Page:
271673 A Second-Order Accurate Immersed Boundary-Lattice Boltzmann Method for Particle-Laden Flows

Monday, October 29, 2012
Hall B (Convention Center )
Qiang Zhou, William G. Lowrie Department of Chemical and Biomolecular Engineering, The Ohio State University, Columbus, OH and L. S. Fan, Chemical and Biomolecular Engineering, The Ohio State University, Columbus, OH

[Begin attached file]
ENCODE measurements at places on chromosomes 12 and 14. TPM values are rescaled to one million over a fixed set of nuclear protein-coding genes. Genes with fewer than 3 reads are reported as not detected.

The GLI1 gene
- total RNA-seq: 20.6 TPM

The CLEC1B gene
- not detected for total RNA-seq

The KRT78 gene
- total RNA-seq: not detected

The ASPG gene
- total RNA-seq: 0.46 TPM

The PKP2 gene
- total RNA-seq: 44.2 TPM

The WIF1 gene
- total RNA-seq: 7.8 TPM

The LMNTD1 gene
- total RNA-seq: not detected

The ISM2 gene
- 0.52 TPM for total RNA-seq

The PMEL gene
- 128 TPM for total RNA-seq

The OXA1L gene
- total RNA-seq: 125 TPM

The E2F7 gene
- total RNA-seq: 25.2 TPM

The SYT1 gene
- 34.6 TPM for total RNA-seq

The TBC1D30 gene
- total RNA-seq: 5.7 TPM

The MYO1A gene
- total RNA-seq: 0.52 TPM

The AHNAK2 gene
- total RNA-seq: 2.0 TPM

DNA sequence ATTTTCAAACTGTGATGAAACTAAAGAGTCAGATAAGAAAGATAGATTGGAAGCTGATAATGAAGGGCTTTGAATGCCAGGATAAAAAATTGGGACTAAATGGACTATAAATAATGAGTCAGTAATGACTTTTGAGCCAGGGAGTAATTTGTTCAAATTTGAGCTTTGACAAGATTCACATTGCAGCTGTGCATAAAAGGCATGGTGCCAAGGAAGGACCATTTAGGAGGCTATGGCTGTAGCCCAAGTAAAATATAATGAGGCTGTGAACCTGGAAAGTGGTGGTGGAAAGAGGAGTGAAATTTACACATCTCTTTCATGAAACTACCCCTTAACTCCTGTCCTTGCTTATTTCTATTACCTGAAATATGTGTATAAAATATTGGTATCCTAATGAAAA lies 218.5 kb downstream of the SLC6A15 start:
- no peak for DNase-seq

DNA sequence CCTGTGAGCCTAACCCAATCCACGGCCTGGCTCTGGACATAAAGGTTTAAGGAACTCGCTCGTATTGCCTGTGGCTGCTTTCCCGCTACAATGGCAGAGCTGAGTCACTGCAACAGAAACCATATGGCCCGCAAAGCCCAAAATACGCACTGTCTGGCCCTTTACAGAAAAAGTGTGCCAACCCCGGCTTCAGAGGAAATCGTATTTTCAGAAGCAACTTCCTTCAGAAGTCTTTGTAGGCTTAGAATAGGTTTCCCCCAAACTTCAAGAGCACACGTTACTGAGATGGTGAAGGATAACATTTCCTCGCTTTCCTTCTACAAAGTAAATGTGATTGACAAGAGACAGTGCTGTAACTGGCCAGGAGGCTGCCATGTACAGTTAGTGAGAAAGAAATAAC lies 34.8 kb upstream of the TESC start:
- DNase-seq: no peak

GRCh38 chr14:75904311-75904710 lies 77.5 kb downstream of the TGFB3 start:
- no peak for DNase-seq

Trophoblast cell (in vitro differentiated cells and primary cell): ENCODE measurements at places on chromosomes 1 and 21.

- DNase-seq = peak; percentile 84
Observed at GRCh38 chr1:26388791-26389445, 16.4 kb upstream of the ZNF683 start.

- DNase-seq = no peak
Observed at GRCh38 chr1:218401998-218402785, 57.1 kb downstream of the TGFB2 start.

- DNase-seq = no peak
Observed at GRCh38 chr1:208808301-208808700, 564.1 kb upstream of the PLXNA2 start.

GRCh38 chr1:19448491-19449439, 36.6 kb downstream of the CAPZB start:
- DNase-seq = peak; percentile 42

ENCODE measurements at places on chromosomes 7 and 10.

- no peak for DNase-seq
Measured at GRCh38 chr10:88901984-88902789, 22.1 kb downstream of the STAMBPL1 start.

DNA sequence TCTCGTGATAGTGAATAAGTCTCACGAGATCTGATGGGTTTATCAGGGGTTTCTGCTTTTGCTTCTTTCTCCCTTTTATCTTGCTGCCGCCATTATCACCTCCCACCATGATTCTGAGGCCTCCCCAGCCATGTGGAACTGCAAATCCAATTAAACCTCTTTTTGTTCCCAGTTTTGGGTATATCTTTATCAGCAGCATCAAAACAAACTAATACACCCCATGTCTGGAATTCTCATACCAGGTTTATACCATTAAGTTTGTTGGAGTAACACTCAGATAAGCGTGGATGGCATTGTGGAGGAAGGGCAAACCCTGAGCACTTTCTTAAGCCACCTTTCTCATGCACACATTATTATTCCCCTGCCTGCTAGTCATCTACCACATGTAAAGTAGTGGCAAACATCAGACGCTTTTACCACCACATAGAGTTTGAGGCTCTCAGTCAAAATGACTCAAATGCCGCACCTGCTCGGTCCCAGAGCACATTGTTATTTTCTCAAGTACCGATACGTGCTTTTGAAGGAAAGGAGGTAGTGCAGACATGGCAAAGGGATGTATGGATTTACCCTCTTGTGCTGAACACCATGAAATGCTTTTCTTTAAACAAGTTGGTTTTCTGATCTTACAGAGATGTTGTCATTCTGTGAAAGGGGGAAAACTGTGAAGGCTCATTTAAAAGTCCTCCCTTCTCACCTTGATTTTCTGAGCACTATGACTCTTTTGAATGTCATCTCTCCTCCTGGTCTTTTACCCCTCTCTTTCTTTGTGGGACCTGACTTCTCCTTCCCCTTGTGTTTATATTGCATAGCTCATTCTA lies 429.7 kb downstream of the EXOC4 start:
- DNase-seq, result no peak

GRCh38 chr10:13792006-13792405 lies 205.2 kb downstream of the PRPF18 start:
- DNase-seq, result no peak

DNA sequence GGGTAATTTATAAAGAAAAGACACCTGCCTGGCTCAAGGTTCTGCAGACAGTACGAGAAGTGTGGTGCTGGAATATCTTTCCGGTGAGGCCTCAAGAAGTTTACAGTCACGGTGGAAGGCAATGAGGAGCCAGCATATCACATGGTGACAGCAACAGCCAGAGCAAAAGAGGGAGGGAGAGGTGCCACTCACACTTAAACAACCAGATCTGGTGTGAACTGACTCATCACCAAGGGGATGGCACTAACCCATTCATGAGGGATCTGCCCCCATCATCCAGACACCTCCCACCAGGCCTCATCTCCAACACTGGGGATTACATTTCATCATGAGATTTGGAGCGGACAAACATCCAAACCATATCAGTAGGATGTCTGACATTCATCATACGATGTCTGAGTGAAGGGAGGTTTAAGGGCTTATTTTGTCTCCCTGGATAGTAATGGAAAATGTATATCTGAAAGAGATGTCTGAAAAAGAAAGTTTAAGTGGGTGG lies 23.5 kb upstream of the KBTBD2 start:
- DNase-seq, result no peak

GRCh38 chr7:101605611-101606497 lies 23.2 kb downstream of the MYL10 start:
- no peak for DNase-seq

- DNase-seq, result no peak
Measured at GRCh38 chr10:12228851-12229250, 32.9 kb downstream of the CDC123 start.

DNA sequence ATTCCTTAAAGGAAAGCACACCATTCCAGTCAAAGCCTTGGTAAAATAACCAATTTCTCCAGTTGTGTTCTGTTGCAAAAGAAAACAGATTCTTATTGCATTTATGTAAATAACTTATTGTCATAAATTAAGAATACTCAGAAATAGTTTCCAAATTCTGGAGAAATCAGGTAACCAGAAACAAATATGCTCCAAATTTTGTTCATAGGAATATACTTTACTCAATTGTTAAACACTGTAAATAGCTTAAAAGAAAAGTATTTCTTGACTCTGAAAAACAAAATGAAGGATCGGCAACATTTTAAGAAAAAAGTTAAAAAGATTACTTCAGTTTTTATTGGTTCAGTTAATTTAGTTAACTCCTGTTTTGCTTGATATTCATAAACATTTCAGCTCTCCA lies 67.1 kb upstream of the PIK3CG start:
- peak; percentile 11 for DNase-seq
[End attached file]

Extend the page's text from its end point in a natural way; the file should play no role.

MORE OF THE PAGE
A new and efficient direct numerical method with second-order accuracy is presented for fully resolved simulations of incompressible viscous flows laden with rigid particles. The method combines the state-of-the-art immersed boundary method (IBM), the multi-direct forcing method and the lattice Boltzmann method (LBM). Previously the combination of IBM and LBM could only achieve first-order accuracy though LBM is a second order method. The IBM was recently improved based on the traditional solver of incompressible Navier-Stokes equations. First, the multi-direct forcing method is adopted in the improved IBM to better approximate the no-slip/no-penetration (ns/np) condition on the surface of the particles. Second, a slight retraction of the Lagrangian grid from the surface towards the interior of the particles with a fraction of the Eulerian grid spacing helps increase the accuracy of the method. These two improvements are adopted in the present IB-LBM. The method is further improved by: 1) an over-relaxation technique in the procedure of multi-direct forcing method; and 2) an implementation of the classical fourth order Runge-Kutta scheme in the coupled fluid-particle interaction. The over-relaxation technique is demonstrated to yield higher orders of convergence when the retraction distance is fixed. The use of the classical fourth order Runge-Kutta scheme helps the overall IB-LBM achieve the second order accuracy and provides more accurate predictions of the translational and rotational motion of the particle. A novel finding of this study is the demonstration that the retraction allows a super-convergence of the method, which is around fourth order, with a proper range of the retraction distance. The new method has been validated by several benchmark applications and promises to be a very efficient and high-fidelity technique for fluid-particle interaction problems. More challenging problems with larger numbers of particles will be tested in the near future.

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